When it comes to flying insects, few are more annoying and painful to deal with than wasps. They’re aggressive. They fly. They often build nests and multiply. And, most painfully, they sting. As a Houston pest control specialist, we sometimes get the question of what the best thing to do is if you’ve been stung by a wasp.
While we’re not equipped to deal with true medical emergencies, like an allergic reaction, there are some helpful things to know if you or someone else find themselves stung. So we put together this short little guide on wasp stings we trust you’ll find helpful.
What are the Symptoms of a Wasp Sting?
One “good” thing about a wasp sting is usually they usually produce minor, local effects on their victims. These effects include a welt in the area in which the sting occured, followed by itchiness, continued swelling, and redness.
If you are allergic to wasp stings, the reaction can be larger and swelling can increase for two to three days after the sting. You may also experience some nausea and even vomiting.
However, in the worst case scenario, a victim can suffer from anaphylactic shock. This is a severe reaction which can put your life in danger. This type of reaction often occurs within a few minutes or even seconds from the initial sting. However, in some cases reactions might be delayed by half an hour or longer, so it’s important to stay vigilant even after some time has passed.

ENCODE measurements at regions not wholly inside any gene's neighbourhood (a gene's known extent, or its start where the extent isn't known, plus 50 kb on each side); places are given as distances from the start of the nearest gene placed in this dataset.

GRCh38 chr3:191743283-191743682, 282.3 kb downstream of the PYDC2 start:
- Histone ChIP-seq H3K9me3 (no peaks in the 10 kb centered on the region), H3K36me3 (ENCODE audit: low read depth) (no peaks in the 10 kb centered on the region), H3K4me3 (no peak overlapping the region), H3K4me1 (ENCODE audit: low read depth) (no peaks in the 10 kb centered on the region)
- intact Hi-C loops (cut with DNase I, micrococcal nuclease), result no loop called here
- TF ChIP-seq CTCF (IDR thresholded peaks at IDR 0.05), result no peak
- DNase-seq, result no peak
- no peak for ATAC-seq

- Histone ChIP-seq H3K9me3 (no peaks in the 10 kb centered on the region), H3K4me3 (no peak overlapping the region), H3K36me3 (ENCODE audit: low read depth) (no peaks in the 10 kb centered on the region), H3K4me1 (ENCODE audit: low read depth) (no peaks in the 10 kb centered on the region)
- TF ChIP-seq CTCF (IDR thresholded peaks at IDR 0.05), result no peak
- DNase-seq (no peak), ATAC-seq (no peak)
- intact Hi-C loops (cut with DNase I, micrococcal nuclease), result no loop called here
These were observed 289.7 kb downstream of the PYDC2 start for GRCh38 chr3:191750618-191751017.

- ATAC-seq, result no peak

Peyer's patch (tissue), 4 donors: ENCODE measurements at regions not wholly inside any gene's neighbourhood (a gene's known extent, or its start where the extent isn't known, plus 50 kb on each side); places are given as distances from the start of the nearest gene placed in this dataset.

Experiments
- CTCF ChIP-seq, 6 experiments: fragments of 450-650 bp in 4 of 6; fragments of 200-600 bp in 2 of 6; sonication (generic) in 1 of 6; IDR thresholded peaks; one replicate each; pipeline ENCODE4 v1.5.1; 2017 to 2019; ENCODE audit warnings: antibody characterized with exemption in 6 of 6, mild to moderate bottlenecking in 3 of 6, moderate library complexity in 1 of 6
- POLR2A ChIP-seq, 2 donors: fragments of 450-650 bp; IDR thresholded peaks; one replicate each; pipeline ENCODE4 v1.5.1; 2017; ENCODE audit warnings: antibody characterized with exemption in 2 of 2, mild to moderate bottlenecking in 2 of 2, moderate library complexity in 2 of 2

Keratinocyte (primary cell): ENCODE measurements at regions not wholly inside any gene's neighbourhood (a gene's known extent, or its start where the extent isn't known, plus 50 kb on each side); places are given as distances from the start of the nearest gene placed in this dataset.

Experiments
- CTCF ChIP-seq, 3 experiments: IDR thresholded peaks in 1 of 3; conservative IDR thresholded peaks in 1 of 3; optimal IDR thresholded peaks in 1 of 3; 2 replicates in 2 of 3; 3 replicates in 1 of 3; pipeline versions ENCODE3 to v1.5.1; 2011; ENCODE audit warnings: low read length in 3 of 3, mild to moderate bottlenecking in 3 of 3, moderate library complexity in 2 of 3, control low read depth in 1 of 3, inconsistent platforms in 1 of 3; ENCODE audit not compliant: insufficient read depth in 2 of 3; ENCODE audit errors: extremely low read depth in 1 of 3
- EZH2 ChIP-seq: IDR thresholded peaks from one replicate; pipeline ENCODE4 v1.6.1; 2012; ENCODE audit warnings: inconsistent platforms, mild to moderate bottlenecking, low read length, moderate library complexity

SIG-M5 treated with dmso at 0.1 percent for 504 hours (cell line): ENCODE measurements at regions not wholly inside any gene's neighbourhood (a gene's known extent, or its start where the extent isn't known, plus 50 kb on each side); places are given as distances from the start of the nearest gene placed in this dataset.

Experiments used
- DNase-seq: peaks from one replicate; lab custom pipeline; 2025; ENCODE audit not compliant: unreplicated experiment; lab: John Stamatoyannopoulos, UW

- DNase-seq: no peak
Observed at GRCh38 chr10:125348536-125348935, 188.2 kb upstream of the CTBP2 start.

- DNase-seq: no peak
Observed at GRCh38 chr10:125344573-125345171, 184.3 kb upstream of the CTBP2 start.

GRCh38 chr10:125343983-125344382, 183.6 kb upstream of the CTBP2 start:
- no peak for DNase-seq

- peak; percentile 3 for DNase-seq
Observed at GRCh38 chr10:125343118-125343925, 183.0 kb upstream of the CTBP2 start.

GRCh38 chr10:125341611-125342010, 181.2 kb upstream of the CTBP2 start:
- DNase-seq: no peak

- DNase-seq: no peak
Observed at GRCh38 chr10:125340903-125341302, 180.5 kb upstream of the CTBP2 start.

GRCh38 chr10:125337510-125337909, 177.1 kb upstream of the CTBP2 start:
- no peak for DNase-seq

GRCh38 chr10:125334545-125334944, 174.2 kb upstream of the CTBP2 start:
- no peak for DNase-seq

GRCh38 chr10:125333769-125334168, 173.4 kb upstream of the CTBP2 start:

Anaphylactic shock symptoms may include, but are not limited to:
- Swollen throat or tongue which restricts breathing
- Dizziness or fainting
- Weak pulse
- Cramps, diarrhea, or vomiting
How do I Treat a Wasp Sting?
For most stings home remedies will provide adequate relief until the symptoms subside.
If the stinger is still in the skin, make sure to remove it. After that, you may want to apply ice to the affected area, apply hydrocortisone cream, or take an antihistamine. Most wasp stings don’t require any medical attention.
In the case of anaphylactic shock, the best thing to do is call 911 immediately or rush the victim to an emergency room. If you or someone in your household has a history of anaphylactic shock, you should have an EpiPen on hand to administer immediately after the sting.
How do I Stop Wasp Stings Before They Happen?
The best (and least painful) way to deal with a wasp or bee sting is to prevent them. We got into this business to help protect people from pests, and there’s nothing we’d rather do than help you and your family out before wasp or bee stings become a constant problem. This is especially true if you or anyone else in your household has a history of anaphylaxis.
So if you’ve got a wasp or bee problem, especially if you need nest removal, please contact us today. With over 25 years of experience, there’s nowhere you’d rather turn than Wildlife X Team Houston to help you deal with your wasp problem.